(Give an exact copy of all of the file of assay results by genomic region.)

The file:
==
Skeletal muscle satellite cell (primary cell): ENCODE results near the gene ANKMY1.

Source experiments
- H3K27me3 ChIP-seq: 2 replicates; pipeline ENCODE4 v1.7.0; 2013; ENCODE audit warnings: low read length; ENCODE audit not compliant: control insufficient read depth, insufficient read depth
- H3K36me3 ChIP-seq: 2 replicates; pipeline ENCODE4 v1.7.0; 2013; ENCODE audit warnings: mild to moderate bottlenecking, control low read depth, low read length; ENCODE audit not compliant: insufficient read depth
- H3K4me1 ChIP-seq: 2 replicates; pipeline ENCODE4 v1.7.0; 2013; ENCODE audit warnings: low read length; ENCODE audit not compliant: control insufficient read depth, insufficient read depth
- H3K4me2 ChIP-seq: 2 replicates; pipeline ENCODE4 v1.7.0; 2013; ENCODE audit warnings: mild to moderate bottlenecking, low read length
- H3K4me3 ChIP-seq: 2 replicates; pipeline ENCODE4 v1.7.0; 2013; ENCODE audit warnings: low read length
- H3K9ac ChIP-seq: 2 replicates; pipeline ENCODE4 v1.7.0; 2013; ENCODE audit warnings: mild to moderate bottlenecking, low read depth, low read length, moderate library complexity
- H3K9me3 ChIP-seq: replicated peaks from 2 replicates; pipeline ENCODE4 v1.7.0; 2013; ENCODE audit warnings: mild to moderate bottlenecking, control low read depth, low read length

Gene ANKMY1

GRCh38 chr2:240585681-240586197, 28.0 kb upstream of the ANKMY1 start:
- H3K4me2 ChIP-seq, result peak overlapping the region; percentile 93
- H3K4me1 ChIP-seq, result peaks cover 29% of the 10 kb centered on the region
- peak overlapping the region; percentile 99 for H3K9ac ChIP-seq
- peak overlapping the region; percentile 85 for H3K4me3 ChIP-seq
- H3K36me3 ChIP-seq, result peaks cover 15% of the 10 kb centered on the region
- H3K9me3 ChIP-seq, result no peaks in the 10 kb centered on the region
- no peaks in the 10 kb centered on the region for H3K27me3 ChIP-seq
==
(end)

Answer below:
Skeletal muscle satellite cell (primary cell): ENCODE results near the gene ANKMY1.

Source experiments
- H3K27me3 ChIP-seq: 2 replicates; pipeline ENCODE4 v1.7.0; 2013; ENCODE audit warnings: low read length; ENCODE audit not compliant: control insufficient read depth, insufficient read depth
- H3K36me3 ChIP-seq: 2 replicates; pipeline ENCODE4 v1.7.0; 2013; ENCODE audit warnings: mild to moderate bottlenecking, control low read depth, low read length; ENCODE audit not compliant: insufficient read depth
- H3K4me1 ChIP-seq: 2 replicates; pipeline ENCODE4 v1.7.0; 2013; ENCODE audit warnings: low read length; ENCODE audit not compliant: control insufficient read depth, insufficient read depth
- H3K4me2 ChIP-seq: 2 replicates; pipeline ENCODE4 v1.7.0; 2013; ENCODE audit warnings: mild to moderate bottlenecking, low read length
- H3K4me3 ChIP-seq: 2 replicates; pipeline ENCODE4 v1.7.0; 2013; ENCODE audit warnings: low read length
- H3K9ac ChIP-seq: 2 replicates; pipeline ENCODE4 v1.7.0; 2013; ENCODE audit warnings: mild to moderate bottlenecking, low read depth, low read length, moderate library complexity
- H3K9me3 ChIP-seq: replicated peaks from 2 replicates; pipeline ENCODE4 v1.7.0; 2013; ENCODE audit warnings: mild to moderate bottlenecking, control low read depth, low read length

Gene ANKMY1

GRCh38 chr2:240585681-240586197, 28.0 kb upstream of the ANKMY1 start:
- H3K4me2 ChIP-seq, result peak overlapping the region; percentile 93
- H3K4me1 ChIP-seq, result peaks cover 29% of the 10 kb centered on the region
- peak overlapping the region; percentile 99 for H3K9ac ChIP-seq
- peak overlapping the region; percentile 85 for H3K4me3 ChIP-seq
- H3K36me3 ChIP-seq, result peaks cover 15% of the 10 kb centered on the region
- H3K9me3 ChIP-seq, result no peaks in the 10 kb centered on the region
- no peaks in the 10 kb centered on the region for H3K27me3 ChIP-seq